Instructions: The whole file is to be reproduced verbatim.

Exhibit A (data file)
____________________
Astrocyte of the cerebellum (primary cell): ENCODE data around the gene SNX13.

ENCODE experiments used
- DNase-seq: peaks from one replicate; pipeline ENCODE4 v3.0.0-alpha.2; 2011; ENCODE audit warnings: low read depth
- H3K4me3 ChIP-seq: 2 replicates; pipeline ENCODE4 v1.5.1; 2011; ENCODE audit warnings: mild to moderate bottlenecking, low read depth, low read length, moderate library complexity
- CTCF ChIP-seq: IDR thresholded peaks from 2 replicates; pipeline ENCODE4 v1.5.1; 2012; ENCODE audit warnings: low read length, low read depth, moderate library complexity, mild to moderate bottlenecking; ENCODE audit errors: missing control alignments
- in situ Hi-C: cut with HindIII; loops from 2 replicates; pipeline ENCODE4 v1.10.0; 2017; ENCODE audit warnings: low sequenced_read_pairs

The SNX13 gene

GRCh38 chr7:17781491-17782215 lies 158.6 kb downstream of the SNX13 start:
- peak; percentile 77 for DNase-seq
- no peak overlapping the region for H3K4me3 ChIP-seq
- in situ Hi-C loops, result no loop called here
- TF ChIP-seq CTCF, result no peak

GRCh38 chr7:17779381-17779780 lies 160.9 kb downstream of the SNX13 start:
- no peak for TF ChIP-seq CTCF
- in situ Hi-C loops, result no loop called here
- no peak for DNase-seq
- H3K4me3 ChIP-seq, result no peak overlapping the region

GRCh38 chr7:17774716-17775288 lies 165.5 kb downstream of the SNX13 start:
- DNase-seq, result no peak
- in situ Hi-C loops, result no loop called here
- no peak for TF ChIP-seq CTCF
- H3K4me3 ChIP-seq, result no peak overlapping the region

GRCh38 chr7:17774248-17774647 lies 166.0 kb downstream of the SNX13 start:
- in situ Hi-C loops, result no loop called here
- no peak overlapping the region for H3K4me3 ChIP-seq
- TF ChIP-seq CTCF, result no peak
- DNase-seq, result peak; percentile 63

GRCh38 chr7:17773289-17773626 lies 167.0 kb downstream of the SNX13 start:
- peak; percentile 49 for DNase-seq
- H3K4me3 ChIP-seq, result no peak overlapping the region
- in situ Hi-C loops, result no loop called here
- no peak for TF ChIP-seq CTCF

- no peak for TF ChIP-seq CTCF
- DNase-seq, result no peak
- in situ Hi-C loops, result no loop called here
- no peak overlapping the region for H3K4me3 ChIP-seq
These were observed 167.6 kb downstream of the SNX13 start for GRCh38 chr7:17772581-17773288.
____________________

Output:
Astrocyte of the cerebellum (primary cell): ENCODE data around the gene SNX13.

ENCODE experiments used
- DNase-seq: peaks from one replicate; pipeline ENCODE4 v3.0.0-alpha.2; 2011; ENCODE audit warnings: low read depth
- H3K4me3 ChIP-seq: 2 replicates; pipeline ENCODE4 v1.5.1; 2011; ENCODE audit warnings: mild to moderate bottlenecking, low read depth, low read length, moderate library complexity
- CTCF ChIP-seq: IDR thresholded peaks from 2 replicates; pipeline ENCODE4 v1.5.1; 2012; ENCODE audit warnings: low read length, low read depth, moderate library complexity, mild to moderate bottlenecking; ENCODE audit errors: missing control alignments
- in situ Hi-C: cut with HindIII; loops from 2 replicates; pipeline ENCODE4 v1.10.0; 2017; ENCODE audit warnings: low sequenced_read_pairs

The SNX13 gene

GRCh38 chr7:17781491-17782215 lies 158.6 kb downstream of the SNX13 start:
- peak; percentile 77 for DNase-seq
- no peak overlapping the region for H3K4me3 ChIP-seq
- in situ Hi-C loops, result no loop called here
- TF ChIP-seq CTCF, result no peak

GRCh38 chr7:17779381-17779780 lies 160.9 kb downstream of the SNX13 start:
- no peak for TF ChIP-seq CTCF
- in situ Hi-C loops, result no loop called here
- no peak for DNase-seq
- H3K4me3 ChIP-seq, result no peak overlapping the region

GRCh38 chr7:17774716-17775288 lies 165.5 kb downstream of the SNX13 start:
- DNase-seq, result no peak
- in situ Hi-C loops, result no loop called here
- no peak for TF ChIP-seq CTCF
- H3K4me3 ChIP-seq, result no peak overlapping the region

GRCh38 chr7:17774248-17774647 lies 166.0 kb downstream of the SNX13 start:
- in situ Hi-C loops, result no loop called here
- no peak overlapping the region for H3K4me3 ChIP-seq
- TF ChIP-seq CTCF, result no peak
- DNase-seq, result peak; percentile 63

GRCh38 chr7:17773289-17773626 lies 167.0 kb downstream of the SNX13 start:
- peak; percentile 49 for DNase-seq
- H3K4me3 ChIP-seq, result no peak overlapping the region
- in situ Hi-C loops, result no loop called here
- no peak for TF ChIP-seq CTCF

- no peak for TF ChIP-seq CTCF
- DNase-seq, result no peak
- in situ Hi-C loops, result no loop called here
- no peak overlapping the region for H3K4me3 ChIP-seq
These were observed 167.6 kb downstream of the SNX13 start for GRCh38 chr7:17772581-17773288.